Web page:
Jun 8, 2020

This Tear in the Fabric of the Universe

I look around and I see all my known acquaintances busy as an ant. I think they live in a different dimension. I think I am plugged into the wrong nodes of the universe.

The blind beggar woman who lived in Bolaram Bazaar is probably dead. It was only the other day that I picked her up from the middle of the road and gave her some water. There were so many people around her. No one came. I asked a bystander who was cuddling his dog what had happened? She just fell down, she is probably dead, he said.

I was on my morning walk that day, and on the way to the park I had seen the woman begging into thin air. On my return, as if by some invisible force, I was driven to the bazaar road. Like all the educated crowd, I absolutely stay away from busy places for the fear of catching the Virus (Covid19). But it was almost as if I knew that something had happened to her. And there she was, lying bang in the middle of the road, with scores of people simply looking at her still body. As if it were a snake, dead but alive in our fears and our instincts. When I poured the little water that I carried in my small flask on her still face, she came alive with a shake and started reaching out in all directions to get a hold of my hand. I gave her my hand and she clenched on to it tightly, and started asking for more water.I asked for some more water from one of the houses from where I saw people observing me. They left a bottle of water at the gate, and I collected it and poured some more water into the beggar woman's bowl.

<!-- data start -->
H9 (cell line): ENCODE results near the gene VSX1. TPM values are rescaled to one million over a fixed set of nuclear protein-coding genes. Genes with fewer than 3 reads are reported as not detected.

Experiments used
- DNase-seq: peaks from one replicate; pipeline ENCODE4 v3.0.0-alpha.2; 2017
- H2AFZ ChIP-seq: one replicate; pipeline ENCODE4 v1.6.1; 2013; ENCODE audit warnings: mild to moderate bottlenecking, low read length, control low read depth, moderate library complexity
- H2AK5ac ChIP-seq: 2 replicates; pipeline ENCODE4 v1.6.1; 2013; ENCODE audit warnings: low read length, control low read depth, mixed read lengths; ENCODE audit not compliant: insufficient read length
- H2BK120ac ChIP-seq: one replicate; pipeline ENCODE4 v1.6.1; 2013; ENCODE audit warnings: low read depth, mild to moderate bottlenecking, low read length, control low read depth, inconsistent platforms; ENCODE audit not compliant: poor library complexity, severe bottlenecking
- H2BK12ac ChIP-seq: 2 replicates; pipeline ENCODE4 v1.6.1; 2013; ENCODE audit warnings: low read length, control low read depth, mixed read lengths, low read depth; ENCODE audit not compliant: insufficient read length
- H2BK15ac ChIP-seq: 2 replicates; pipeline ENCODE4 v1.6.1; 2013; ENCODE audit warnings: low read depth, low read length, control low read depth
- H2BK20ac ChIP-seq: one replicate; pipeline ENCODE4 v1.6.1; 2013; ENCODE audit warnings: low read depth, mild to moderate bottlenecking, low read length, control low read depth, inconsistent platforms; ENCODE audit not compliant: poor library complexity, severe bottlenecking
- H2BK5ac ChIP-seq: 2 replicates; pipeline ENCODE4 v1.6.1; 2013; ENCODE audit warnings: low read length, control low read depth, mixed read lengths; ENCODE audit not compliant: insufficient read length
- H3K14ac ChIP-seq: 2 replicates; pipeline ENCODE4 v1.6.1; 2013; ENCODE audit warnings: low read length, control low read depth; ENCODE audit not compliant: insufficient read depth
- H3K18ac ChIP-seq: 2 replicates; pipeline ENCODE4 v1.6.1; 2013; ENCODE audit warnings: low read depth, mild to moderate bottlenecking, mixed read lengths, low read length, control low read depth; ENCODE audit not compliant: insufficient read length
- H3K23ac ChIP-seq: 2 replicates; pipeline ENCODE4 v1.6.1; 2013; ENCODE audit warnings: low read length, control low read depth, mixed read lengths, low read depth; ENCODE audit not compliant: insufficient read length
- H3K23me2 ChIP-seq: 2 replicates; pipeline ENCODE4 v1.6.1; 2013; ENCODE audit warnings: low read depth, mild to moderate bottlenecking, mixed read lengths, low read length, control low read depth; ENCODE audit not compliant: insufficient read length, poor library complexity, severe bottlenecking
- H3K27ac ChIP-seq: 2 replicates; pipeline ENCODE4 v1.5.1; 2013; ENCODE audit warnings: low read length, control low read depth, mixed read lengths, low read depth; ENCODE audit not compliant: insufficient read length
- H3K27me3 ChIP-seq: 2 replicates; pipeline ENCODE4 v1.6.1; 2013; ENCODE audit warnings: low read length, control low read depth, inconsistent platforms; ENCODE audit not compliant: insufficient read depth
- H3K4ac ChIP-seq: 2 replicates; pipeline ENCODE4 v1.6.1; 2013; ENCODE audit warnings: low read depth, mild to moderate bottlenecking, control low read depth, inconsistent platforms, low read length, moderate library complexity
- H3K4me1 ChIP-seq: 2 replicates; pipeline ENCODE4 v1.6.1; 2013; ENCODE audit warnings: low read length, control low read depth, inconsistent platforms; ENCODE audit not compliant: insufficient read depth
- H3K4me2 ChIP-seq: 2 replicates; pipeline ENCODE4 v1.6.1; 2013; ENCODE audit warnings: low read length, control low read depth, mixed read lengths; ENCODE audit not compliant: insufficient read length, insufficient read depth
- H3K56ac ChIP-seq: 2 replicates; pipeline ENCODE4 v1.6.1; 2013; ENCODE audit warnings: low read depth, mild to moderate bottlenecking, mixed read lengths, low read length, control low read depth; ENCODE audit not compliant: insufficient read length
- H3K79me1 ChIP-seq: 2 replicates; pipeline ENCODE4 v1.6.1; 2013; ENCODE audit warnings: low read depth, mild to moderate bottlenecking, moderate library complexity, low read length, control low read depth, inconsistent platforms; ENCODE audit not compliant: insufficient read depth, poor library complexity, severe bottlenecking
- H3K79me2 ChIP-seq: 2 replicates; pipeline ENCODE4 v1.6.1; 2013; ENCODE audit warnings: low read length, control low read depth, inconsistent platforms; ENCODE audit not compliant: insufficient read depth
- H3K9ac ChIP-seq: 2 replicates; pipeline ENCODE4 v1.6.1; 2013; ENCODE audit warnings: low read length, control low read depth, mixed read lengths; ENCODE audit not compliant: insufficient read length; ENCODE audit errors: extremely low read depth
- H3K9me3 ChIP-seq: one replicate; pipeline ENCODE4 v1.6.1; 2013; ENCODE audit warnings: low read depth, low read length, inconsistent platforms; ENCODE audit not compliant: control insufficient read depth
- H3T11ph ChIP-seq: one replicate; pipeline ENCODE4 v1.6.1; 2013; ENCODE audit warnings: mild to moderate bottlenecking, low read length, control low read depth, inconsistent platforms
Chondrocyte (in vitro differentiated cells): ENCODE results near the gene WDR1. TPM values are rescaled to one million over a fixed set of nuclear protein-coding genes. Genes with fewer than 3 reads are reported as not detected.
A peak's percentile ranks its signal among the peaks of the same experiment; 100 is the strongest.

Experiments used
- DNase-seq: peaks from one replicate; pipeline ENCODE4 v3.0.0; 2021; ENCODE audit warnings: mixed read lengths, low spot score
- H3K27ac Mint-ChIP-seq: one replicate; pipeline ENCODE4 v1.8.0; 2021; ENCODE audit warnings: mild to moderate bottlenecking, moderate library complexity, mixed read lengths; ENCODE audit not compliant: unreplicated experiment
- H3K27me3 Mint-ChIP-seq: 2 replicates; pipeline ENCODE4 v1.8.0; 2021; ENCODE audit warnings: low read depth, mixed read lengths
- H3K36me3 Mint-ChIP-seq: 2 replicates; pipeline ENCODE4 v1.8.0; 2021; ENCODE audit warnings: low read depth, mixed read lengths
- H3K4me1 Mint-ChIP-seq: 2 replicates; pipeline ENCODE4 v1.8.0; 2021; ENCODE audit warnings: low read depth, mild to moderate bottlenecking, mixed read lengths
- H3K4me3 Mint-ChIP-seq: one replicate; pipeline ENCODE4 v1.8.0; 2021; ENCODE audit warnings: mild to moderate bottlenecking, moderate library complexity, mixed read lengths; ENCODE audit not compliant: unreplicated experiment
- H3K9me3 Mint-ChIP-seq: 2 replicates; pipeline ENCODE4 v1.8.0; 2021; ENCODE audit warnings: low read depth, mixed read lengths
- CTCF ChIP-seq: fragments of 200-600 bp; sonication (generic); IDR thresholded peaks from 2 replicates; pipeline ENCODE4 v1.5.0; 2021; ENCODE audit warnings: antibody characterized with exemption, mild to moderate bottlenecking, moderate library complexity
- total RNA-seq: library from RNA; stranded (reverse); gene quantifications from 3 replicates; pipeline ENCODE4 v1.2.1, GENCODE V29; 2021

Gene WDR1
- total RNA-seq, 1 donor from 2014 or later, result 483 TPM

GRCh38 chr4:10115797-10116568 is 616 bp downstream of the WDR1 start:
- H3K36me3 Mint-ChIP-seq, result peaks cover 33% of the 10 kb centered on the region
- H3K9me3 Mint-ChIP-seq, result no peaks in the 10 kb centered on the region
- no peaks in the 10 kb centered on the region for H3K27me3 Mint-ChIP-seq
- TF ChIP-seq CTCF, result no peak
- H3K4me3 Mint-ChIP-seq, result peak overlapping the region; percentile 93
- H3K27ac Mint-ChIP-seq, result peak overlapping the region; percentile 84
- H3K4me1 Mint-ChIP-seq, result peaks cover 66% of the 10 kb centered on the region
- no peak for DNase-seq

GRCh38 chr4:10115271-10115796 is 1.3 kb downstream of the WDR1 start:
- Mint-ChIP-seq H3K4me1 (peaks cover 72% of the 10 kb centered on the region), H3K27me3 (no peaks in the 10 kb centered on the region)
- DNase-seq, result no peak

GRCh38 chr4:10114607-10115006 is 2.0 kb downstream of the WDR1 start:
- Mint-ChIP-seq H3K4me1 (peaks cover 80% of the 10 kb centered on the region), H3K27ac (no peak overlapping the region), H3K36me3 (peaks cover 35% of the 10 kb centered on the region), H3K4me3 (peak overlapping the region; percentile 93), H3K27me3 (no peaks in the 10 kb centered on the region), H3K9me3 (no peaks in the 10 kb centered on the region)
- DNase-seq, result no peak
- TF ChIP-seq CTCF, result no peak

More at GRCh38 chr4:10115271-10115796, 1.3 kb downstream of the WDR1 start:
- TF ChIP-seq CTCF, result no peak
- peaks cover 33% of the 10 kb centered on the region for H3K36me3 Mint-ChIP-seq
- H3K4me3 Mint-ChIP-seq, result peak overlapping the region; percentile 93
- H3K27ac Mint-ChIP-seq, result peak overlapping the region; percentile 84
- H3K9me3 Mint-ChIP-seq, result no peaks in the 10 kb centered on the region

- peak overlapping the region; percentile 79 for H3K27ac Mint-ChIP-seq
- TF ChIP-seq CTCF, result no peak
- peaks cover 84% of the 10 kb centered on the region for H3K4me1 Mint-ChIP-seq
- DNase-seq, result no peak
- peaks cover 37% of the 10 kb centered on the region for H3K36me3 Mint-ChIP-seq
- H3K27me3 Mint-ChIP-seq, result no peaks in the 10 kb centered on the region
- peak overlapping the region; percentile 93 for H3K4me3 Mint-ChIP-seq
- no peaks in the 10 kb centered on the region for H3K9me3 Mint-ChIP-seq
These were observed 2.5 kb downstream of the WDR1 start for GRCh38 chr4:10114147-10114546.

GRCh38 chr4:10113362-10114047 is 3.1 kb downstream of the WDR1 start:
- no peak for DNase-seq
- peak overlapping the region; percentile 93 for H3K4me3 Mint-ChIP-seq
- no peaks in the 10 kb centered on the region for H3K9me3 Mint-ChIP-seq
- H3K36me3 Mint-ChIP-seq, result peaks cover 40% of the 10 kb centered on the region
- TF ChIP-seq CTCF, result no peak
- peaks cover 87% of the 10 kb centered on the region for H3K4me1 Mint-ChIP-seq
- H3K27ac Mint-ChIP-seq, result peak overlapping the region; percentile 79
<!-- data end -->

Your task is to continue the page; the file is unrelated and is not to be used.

I moved her on to the side of the road and asked a known shopkeeper to feed her. And I left her there. I reached home and washed my hand with disinfectants and soap and took a long bath. I looked at the overhead shower, and running water, and smelt the fragrant pears soap, and started to cry in the shower.

I prepared my breakfast and as I set it on the table, the cold watermelon and a warm cup of milk won't go down easily. I felt as if I would choke on the watermelon, and die.

And then I remembered the little child, butt naked, following her father on the road, in the sweltering heat of an unforgiving city in lockdown. She would probably survive another hour. And then die of dehydration. Or maybe she will survive a couple of days, and die of hunger or probably she will survive a week, and a truck will run over her. She will die. She will die.

I have not been sleeping well. All my cries for help have always been answered, except now. Now it seems that my village Gods have taken a vacation. It feels like tired of all my demands for food and dignity and love and care, Hanuman Ji has moved back to the mountains.

This level of agony was supposed to be hidden. Hidden behind the veneer of the prosperity of our cities and the noise of our Benzes and Audis. I wonder who tore what bit of the fabric of this charade and out came tumbling the horror of indignity and suffering of our poor from the sewers of our existence!

Such horror!

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